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Story highlights Affordable care is one of our country’s most important assets.

Medicare provides that at a cost, however, often surpassing costs in Canada

Ontario’s nurse shortage is hurting the health system there.

Canada’s most populous province of Ontario is burdened with a shortage of nurses.

A 2017 survey of 1,400 nurses conducted by the Canadian Nurses Association (CNA) found that nurses were unwilling to work in Ontario due to their fear of job insecurity and a lack of flexibility in workload. The results showed a 66% decline in rate of recruitment for 2010-11 to 2017-18 compared to the rest of the country.

Now, Ontario’s $34 billion public-sector budget is less than the $37 billion budget of Saskatchewan, where it starts. The deficit and scarcity of skilled nurses is scaring potential job candidates who, according to CNA, would be considered good candidates in other provinces.

In the past, nurses and professors have believed the high-skilled shortage in Ontario was resolved with an increase in nursing admissions, according to CNA Executive Director Colleen Turnbull. But the agency says the latest census data of 60,000 people shows a rise in permanent residence in the province.

“With the population increasing, the gaps in nursing education (and) anticipated transition of nurses out of nursing, plus a low rate of recruitments compared to other provinces (and the fact that) temporary foreign workers do not come with the same benefits, coupled with high-skilled job opportunities in provinces like Quebec or Alberta, it becomes a bad package in Ontario,” she said.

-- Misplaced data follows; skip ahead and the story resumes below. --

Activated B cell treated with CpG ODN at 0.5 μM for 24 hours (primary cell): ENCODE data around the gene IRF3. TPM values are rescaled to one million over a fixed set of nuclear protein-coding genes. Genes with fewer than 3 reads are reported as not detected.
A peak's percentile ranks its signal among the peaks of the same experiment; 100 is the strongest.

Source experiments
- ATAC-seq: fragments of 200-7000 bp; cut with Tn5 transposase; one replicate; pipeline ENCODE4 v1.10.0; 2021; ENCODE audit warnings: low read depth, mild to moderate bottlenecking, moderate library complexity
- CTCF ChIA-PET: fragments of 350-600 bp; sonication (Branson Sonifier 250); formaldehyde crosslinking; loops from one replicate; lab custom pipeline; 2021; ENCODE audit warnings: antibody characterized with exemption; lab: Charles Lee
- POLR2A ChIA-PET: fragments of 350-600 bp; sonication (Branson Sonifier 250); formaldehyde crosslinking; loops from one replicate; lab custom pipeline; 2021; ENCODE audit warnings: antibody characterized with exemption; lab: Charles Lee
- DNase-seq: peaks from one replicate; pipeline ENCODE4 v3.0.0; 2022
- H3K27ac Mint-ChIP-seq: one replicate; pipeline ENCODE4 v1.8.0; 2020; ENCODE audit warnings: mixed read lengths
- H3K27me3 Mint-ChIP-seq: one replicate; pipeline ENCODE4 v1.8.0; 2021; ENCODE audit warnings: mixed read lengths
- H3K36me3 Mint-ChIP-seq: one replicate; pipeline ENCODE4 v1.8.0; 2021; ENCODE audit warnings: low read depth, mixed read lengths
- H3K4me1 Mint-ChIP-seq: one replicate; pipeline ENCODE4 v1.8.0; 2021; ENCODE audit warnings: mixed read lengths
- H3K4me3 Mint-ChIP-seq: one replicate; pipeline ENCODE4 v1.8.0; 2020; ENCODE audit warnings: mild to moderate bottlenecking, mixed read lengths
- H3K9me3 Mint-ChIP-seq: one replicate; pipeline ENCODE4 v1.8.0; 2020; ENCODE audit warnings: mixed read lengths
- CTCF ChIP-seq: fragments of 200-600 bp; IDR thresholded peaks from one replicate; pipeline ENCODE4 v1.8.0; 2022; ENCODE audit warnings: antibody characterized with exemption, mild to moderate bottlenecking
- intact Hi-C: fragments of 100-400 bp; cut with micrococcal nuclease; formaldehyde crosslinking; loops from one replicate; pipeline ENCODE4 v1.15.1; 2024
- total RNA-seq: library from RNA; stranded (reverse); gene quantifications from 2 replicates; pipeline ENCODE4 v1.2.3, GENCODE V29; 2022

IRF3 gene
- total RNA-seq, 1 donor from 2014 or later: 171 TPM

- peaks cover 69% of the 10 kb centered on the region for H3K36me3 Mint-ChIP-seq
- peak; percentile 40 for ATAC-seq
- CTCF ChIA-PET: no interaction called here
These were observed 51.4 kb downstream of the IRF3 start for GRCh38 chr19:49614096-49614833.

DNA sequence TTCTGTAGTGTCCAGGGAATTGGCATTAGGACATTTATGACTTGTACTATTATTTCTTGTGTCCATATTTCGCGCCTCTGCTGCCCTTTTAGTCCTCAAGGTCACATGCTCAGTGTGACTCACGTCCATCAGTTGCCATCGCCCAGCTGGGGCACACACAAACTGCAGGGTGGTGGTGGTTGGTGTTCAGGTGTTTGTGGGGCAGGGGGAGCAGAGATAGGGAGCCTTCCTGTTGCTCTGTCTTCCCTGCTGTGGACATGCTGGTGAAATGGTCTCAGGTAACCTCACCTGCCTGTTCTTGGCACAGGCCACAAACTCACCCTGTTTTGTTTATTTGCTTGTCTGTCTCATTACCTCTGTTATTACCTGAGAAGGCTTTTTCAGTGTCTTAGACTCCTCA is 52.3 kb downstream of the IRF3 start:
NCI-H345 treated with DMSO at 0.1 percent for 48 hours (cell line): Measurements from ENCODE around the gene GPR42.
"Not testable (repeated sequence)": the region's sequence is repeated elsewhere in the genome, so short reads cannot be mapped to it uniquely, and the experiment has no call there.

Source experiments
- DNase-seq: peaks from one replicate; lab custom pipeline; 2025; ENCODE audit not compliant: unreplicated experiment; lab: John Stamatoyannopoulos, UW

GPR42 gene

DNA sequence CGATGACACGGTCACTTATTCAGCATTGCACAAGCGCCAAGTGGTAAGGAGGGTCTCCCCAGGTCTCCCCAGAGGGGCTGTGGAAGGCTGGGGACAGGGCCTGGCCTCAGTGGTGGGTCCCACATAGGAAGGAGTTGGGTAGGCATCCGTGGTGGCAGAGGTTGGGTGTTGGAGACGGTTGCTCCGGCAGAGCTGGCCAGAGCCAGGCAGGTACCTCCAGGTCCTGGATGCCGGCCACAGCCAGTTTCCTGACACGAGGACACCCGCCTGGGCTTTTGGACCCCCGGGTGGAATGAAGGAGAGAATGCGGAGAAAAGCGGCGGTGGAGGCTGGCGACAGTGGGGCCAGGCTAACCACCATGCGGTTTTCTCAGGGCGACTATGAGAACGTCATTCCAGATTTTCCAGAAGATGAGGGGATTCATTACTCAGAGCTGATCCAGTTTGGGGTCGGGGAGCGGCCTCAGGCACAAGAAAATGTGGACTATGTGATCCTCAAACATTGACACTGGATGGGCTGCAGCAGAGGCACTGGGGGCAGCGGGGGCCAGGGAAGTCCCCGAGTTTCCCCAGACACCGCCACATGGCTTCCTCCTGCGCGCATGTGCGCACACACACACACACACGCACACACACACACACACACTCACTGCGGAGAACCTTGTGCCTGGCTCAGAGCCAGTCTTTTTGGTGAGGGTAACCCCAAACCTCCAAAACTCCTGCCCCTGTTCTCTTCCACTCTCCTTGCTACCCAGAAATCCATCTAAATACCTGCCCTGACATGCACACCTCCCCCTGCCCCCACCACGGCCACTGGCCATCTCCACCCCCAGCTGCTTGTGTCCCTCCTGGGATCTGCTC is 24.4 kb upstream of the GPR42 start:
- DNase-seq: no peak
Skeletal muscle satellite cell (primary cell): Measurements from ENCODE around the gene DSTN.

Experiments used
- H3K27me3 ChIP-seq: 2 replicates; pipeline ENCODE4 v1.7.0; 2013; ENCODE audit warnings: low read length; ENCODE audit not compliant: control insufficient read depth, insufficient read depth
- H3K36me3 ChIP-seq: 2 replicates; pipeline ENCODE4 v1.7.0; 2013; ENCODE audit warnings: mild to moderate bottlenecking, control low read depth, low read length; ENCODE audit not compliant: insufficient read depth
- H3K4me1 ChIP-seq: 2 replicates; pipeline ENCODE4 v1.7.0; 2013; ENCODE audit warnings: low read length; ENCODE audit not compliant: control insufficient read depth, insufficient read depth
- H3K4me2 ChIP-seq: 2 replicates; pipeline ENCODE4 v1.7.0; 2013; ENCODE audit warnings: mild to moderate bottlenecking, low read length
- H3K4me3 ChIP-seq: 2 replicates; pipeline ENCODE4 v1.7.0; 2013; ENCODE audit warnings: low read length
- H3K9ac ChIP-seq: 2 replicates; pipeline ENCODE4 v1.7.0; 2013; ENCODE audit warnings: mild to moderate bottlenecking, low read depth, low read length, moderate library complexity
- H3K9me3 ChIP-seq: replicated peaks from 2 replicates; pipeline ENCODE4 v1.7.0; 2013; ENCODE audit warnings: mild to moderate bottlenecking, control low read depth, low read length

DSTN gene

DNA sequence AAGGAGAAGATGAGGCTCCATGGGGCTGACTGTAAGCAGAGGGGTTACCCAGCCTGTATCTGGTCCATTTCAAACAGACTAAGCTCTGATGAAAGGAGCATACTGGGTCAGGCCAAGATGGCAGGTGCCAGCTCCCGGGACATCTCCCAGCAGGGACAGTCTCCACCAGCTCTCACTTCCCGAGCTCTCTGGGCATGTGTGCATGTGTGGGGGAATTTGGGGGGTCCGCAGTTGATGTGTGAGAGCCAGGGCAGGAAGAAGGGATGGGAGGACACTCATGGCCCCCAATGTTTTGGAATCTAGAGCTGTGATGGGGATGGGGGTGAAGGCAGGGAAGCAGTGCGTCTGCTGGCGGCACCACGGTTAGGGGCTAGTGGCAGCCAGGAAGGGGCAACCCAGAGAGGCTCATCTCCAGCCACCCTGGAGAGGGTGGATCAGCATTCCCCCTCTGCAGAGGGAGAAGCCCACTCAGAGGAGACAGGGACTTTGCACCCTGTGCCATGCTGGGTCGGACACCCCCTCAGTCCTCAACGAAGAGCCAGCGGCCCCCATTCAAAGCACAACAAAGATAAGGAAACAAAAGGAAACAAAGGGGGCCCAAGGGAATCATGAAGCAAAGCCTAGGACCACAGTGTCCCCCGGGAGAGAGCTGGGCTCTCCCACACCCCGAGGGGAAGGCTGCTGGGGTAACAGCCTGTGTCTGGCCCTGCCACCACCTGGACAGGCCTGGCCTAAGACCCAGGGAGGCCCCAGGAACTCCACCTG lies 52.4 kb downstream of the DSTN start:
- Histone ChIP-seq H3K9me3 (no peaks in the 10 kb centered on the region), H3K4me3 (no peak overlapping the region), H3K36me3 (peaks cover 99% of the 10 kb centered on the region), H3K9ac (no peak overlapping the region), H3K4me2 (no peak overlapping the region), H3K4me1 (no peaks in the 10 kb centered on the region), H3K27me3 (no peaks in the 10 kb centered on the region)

Simply put, nurses in Ontario are potentially losing their jobs to health-care systems in Saskatchewan and Alberta.

In addition to worries about job security, Ontario’s shortage is affecting the quality of care patients receive.

“In the past five years (since the survey), our drop in the rate of recruiting nurses meant that our province was losing out on recruiting and retaining nurses,” Turnbull said.

The result has been an increase in long waits for patients undergoing specialized care, hospitals reaching their upper limits of resources and shortages in nursing units. The hospitals don’t have the staff to handle the overflow, and hospitals are increasingly turning to crowding instead of capital projects for growth.

Turnbull says two-thirds of hospitals, none of which is in Ontario, are not fully staffed with nurses. She says 77% of patients are waiting 45 minutes to two hours for a critical care nurse during the overnight and peak patient hours.

Based on the report, Ontario nurses are actually worse off financially than people in other provinces. The median income in the province for 2011-12 was C$58,700, whereas the median income for Saskatchewan (from 2010-11) was C$71,828.

Nurses in Ontario make C$9.60 per hour, compared to C$13.72 per hour in Saskatchewan, a difference of C$8.38. Meanwhile, the median annual income for Canadians in 2011-12 was C$51,778.

Turnbull said she expects the problem to only get worse as the Canadian economy improves. The province has recently passed legislation to alleviate the burden on nurses and soon-to-be-graduating nurses, while also laying out $54 million for new nurses’ schools.

“In order to ensure that Ontarians are getting the best possible care, our nursing leaders believe that nurses and the government must join forces,” Turnbull said.

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